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Why Did They Protest? Stability and Change in the Opt-Out Movement, 2016–2018


by Oren Pizmony-Levy & Nancy Green Saraisky - 2021

Background/context: One of the most prominent educational social movements in the United States during the past two decades has been the opt-out movement, in which parents and caregivers refuse to have their school-aged children sit for federally mandated tests. Although early responses by government officials framed the movement in terms of race, class, and gender, in truth we know little about the actual motivations that drive opt-out activists. We also know little about the extent to which the movement was affected by recent seismic changes in the political and policy spheres (e.g., the election of Donald J. Trump and the collapse of the Common Core State Standards).

Purpose/objective: In this study, we build on social movements theories to examine who was opting out and why, as well as whether these participants or their motivations changed over time. By doing so, we seek to build upon the existing literature by synthesizing the two primary theoretical perspectives on social movements and activism – uniting the focus on the social psychological determinants of individual activism with the focus on the role of external factors.

Research design: Our analysis is based on data from two waves of the National Survey on Opting Out. The first survey was conducted from January 20 to March 31, 2016 (n=1,611); the second was conducted from March 7 to May 18, 2018 (n=1,298). The National Survey asked respondents to indicate the main reasons or motivations for their participation in the movement. With these data we use descriptive statistics and multivariate analysis to examine the extent to which participant motivations changed between 2016 and 2018. As part of this process we also examine the association between sociodemographic backgrounds and motivations.

Findings/results: The results of our analysis show both stability and change in the opt-out movement between 2016 and 2018. Although the data reveal certain sociodemographic changes in the composition of the movement, these changes in demographics do not fully account for shifts in activist motivations over time. We also find that much of the variation in motivation across key social categories (e.g., political ideology, teachers/nonteachers, and parents/nonparents) holds over time.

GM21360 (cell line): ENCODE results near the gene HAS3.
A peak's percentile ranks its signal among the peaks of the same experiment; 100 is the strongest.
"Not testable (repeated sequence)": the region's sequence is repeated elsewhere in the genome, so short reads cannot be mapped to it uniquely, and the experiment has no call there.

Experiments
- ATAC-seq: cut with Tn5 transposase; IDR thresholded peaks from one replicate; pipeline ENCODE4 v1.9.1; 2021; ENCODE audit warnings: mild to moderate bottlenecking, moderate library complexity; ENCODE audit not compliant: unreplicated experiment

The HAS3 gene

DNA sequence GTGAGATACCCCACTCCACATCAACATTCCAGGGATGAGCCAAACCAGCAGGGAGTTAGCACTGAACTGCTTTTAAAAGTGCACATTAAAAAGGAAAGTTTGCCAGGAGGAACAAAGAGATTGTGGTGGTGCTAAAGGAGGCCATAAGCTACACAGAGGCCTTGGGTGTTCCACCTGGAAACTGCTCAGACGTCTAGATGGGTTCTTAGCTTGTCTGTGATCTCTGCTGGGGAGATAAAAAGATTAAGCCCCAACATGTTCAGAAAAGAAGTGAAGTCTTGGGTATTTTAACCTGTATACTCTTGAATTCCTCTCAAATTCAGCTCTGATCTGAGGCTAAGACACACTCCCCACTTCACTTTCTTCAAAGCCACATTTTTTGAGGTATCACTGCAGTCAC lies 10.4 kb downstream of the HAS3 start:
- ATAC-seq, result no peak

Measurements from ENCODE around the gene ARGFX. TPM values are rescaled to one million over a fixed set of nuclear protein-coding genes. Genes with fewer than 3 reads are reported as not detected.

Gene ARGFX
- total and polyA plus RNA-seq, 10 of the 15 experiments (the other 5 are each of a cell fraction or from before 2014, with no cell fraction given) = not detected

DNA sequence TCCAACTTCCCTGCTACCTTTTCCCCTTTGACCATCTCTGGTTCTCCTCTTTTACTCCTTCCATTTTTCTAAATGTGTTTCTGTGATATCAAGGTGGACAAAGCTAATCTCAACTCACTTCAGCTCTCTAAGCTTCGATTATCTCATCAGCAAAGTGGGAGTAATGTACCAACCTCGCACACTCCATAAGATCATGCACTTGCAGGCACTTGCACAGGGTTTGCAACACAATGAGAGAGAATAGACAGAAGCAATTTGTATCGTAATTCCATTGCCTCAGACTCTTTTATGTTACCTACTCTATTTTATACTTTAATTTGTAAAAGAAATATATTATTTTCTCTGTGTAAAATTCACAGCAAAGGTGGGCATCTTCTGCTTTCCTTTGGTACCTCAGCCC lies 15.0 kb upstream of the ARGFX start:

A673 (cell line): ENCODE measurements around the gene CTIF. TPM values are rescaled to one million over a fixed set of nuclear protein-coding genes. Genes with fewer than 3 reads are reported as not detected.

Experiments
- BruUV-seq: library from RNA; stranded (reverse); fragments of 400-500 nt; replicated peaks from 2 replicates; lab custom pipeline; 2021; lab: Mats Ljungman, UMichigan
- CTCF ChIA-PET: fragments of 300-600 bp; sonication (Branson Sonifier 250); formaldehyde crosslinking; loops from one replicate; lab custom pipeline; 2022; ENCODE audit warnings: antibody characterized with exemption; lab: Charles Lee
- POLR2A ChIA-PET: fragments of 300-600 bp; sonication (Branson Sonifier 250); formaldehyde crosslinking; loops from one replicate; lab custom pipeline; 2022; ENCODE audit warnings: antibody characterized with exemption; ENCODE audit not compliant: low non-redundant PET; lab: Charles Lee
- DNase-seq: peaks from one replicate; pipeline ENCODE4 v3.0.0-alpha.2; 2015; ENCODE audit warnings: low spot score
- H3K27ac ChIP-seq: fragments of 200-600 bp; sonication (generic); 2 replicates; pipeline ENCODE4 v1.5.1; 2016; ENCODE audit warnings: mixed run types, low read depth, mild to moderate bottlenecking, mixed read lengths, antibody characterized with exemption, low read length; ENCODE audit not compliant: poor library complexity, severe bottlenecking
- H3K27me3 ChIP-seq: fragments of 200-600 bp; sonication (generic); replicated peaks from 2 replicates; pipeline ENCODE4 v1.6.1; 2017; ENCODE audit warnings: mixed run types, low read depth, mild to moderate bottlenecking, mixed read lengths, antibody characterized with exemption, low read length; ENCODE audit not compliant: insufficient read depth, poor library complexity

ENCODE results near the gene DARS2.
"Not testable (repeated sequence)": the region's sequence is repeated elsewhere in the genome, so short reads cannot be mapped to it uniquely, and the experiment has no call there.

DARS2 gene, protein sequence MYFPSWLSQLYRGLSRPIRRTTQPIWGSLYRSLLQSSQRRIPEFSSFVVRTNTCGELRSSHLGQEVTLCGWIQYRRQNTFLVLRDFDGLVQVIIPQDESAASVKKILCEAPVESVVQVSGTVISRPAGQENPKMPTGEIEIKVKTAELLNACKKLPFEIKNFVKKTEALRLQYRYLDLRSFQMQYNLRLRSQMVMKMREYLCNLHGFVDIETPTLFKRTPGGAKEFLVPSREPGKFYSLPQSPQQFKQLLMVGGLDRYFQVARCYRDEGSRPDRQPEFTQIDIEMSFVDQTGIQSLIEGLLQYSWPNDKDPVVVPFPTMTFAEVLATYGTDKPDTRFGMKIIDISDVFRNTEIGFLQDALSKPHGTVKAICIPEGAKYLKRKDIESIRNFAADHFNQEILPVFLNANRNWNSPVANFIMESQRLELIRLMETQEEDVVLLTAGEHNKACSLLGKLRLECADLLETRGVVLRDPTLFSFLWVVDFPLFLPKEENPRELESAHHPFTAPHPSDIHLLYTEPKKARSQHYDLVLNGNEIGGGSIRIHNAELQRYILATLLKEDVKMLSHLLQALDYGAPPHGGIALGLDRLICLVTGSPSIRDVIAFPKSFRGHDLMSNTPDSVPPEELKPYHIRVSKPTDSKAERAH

Conclusions/discussion: In contrast to common perceptions of the opt-out movement, which often portray parental concerns over their child’s achievement as the predominant motivation for participation, our study reveals that activists in the movement indicate they are motivated by political and ethical ideas. Participants in the opt-out movement are more concerned with collective problems, such as the well-being of teachers, broad curriculum, and privatization of public education, than with individual challenges. Given the massive changes that took place in the political and policy spheres during our period of study, the degree to which activist motivation stayed constant is notable – suggesting that many of these motivations are insulated from politics.



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Cite This Article as: Teachers College Record Volume 123 Number 5, 2021, p. 1-30
https://www.tcrecord.org ID Number: 23611, Date Accessed: 7/24/2021 4:35:58 PM

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About the Author
  • Oren Pizmony-Levy
    Teachers College, Columbia University
    E-mail Author
    OREN PIZMONY-LEVY, Ph.D., is an associate professor in the Department of International and Transcultural Studies at Teachers College, Columbia University. He holds a Ph.D. in sociology and comparative and international education from Indiana University-Bloomington. His research and teaching focus on global educational movements (GEMs) and schools. One line of research examines the accountability movement and its role in the emergence of international assessments of student achievement (e.g., TIMSS, PIRLS, and PISA). Another line of research examines education activism in the United States and abroad.
  • Nancy Green Saraisky
    Teachers College, Columbia University
    E-mail Author
    NANCY GREEN SARAISKY, Ph.D., is a research associate and adjunct assistant professor in the Department of International and Transcultural Studies at Teachers College, Columbia University. She received her Ph.D. in political science and comparative education from Columbia University, where her studies were funded by the National Science Foundation. Recent projects focus on the relationship between data, politics, and policy as it relates to educational assessment, both domestically and internationally. She also researches education activism and the rhetoric of education policymaking.
 
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